In 2012, it was noted that nearly 11.1 million children, aged between 5 to 17 years old, were noted to be from low income families which, as explained by George Stokes, & Wilkinson (2012), can result in a lack of access to a variety of opportunities for this segment of the population, the least of which is educational material which can have long term implications on academic achievement. The impact of poverty on children has been described by Murnane (2007) as having a “cascading effect” in that one factor leads to another resulting in a distinctly negative culmination.
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Based on an analysis of current relevant literature, this paper will delve into the concepts of denial of opportunity and social structural inequality and how these manifest into adverse effects on a child’s physical health, cognitive abilities, self-perception, academic achievement and their capacity to be a well adjusted member of society. Going into this topic, this paper assumes that the different situations that a person encounters throughout their life can have a considerable impact on the way in which they develop.
This has been proven wherein children from low income families have been noted as having a 1.3 times greater propensity for learning disabilities or developmental delays as compared to those above the poverty line. Similar to the theoretical notion of nature versus nurture, this “spill over effect” ascribes to the notion that an individual’s environment will influence their developmental process through which other factors can be similarly affected. In fact, studies such as those by George, Stokes & Wilkinson (2012) show that introversion as a result of poverty can even affect a person’s academic capabilities due to their lack of confidence which would result in even more introversion due to their apparent lack of academic skills.
The end result is lower graduation rates wherein the U.S. Census bureau has shown that 16 to 24 year olds who come from low income families are 7 times more likely to dropout as compared to their counterparts from the upper and middle class (Murnane, 2007). The primary goal for this paper is to examine the impact that poverty would have on a child’s performance at school. Thus, the primary objectives would focus on social, economic and psychological issues and how they would affect a child’s development. As such, the paper will focus on issues related to structural inequality, societal adaptation as well as the connection between poverty and health. Directives for future research will focus on what can be done to address the gaps in the research.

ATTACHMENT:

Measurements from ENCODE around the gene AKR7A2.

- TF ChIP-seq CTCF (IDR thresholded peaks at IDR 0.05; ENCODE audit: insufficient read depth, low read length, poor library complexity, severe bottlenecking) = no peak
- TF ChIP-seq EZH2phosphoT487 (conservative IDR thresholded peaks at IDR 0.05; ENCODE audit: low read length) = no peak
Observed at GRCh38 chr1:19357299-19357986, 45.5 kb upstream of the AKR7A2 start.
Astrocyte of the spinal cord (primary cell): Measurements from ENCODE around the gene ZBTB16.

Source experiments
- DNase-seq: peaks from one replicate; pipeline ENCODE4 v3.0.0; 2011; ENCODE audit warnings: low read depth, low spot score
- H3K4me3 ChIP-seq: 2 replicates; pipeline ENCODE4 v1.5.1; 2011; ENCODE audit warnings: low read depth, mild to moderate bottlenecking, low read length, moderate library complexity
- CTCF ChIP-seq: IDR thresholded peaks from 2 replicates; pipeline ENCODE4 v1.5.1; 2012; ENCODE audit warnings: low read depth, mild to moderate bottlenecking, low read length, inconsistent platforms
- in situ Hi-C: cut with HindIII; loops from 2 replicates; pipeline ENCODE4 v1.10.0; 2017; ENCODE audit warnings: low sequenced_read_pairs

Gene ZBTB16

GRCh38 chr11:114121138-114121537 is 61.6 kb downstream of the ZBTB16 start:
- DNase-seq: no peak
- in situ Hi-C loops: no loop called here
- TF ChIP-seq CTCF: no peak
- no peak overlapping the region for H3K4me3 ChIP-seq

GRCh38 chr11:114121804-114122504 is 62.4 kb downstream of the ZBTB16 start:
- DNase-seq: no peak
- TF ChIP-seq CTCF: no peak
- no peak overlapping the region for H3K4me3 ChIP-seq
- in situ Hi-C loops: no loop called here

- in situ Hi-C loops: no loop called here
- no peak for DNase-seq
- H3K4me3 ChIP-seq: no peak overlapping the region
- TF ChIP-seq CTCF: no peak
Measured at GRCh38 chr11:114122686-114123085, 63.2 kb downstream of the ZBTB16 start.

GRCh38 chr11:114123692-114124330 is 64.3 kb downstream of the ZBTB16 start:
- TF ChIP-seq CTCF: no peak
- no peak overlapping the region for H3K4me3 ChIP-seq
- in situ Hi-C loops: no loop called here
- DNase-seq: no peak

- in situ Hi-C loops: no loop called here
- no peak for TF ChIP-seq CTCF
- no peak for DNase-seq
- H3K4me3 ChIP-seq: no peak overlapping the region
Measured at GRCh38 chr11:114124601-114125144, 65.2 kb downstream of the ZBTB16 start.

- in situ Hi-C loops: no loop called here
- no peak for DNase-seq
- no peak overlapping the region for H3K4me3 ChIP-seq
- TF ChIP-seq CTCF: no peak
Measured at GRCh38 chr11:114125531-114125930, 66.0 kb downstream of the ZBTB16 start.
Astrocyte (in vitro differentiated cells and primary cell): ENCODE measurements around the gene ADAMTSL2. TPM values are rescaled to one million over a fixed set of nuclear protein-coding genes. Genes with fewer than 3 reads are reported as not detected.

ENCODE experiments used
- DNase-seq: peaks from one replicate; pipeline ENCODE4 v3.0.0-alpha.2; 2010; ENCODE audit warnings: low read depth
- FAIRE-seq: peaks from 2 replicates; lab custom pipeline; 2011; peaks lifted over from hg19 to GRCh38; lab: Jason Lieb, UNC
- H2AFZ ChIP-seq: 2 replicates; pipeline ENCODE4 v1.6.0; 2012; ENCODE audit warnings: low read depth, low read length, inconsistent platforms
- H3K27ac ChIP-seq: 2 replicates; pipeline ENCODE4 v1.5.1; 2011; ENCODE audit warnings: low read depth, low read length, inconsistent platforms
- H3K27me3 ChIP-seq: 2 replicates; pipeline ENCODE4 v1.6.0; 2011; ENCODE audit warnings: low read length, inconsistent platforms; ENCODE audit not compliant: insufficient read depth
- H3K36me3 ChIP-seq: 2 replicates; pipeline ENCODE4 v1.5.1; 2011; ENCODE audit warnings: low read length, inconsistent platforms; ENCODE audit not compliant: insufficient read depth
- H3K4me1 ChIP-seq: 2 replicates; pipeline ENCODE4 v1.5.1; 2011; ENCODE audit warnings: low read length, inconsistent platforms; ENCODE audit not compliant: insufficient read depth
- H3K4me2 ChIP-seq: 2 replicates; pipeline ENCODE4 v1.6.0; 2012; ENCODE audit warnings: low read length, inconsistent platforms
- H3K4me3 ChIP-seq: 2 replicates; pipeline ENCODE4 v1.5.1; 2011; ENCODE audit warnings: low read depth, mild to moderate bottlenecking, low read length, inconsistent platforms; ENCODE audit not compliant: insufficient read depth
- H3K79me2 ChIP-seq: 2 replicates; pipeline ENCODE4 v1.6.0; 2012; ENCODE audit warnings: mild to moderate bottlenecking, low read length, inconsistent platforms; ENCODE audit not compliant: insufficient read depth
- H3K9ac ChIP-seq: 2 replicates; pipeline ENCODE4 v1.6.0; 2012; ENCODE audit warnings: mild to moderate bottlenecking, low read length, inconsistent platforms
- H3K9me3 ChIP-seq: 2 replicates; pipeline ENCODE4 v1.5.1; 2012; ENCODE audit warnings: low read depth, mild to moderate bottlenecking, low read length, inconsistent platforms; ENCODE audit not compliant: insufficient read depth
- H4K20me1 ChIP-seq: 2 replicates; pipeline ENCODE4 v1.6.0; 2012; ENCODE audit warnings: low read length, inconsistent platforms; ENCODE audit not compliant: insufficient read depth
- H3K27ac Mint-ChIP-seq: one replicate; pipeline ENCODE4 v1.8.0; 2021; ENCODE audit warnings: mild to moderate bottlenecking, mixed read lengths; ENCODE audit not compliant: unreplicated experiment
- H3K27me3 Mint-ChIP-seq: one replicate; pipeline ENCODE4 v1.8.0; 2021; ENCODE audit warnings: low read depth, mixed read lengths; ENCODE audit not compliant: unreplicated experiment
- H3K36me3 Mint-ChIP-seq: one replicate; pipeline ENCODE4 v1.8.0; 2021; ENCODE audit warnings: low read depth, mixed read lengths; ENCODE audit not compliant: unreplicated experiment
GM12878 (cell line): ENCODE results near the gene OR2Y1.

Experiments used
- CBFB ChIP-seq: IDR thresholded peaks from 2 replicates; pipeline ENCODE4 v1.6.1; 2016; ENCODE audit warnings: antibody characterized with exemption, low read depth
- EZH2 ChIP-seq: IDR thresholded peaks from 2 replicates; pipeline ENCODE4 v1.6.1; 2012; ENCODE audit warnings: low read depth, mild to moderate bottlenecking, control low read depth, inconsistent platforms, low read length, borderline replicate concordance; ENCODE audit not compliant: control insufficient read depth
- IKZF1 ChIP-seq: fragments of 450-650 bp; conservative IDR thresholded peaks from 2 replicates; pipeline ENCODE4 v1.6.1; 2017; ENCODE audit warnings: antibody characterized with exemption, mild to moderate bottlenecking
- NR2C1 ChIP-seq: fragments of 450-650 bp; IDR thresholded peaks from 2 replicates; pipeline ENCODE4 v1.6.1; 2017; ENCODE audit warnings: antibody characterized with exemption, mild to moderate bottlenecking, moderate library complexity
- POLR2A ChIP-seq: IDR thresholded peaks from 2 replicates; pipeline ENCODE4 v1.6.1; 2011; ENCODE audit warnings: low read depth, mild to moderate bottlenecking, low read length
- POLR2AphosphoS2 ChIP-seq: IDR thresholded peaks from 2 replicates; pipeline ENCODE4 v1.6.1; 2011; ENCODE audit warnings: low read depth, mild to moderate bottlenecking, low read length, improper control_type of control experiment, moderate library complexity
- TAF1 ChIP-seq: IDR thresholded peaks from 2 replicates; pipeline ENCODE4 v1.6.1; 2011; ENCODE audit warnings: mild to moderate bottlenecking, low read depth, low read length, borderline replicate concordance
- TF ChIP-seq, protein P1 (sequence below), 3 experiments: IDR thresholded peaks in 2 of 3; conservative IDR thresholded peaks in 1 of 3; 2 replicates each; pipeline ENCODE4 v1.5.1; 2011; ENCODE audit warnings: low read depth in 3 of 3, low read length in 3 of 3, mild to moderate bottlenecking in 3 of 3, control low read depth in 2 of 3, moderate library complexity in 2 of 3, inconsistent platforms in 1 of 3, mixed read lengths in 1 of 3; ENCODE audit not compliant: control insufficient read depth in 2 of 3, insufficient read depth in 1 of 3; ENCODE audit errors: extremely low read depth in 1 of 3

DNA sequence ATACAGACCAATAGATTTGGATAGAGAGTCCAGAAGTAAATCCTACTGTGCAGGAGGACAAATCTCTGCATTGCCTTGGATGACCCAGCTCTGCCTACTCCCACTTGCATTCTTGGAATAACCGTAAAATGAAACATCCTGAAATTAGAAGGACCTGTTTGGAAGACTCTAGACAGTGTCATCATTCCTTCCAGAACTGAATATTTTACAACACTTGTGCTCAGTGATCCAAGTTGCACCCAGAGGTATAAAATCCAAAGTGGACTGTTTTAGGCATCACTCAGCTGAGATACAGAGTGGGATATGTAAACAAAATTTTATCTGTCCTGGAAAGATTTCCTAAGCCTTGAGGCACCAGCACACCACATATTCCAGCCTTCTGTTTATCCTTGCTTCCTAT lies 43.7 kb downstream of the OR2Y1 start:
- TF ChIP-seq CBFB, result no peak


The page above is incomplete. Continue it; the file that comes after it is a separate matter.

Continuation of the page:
Structural Inequality and its Effect on Children
Structural inequality, in essence, is an inherent bias within social structures which can provide some advantages to a select group of people within society while at the same time marginalizing others (Murnane, 2007). One clear example where structural inequality impacts children can be seen in the current U.S. school system and their use of tracking in order to segregate performers from non-performers.
While on paper it can be seen as a viable way of providing the proper type of education where it is needed the most, the fact remains that the tracking system has actually resulted in lines being drawn between children from low income households and those from mid to upper tier level families with higher income levels (Murnane, 2007). It can be seen that children from middle class or upper class families are usually placed in the upper tier of the tracking system while children from poor families are usually set in the lower tier system.
Nearly 40 percent of children from low income households in the U.S. are not ready for primary schooling due to a lack of access to educational material and, as such, it cannot be expected that they can immediately catch up with their middle to higher income counterparts that have had access to proper educational material (Murnane, 2007). What must be understood is that the segregation is not wholly based on the economic class of the students; rather, it is based on their inherent performance in school.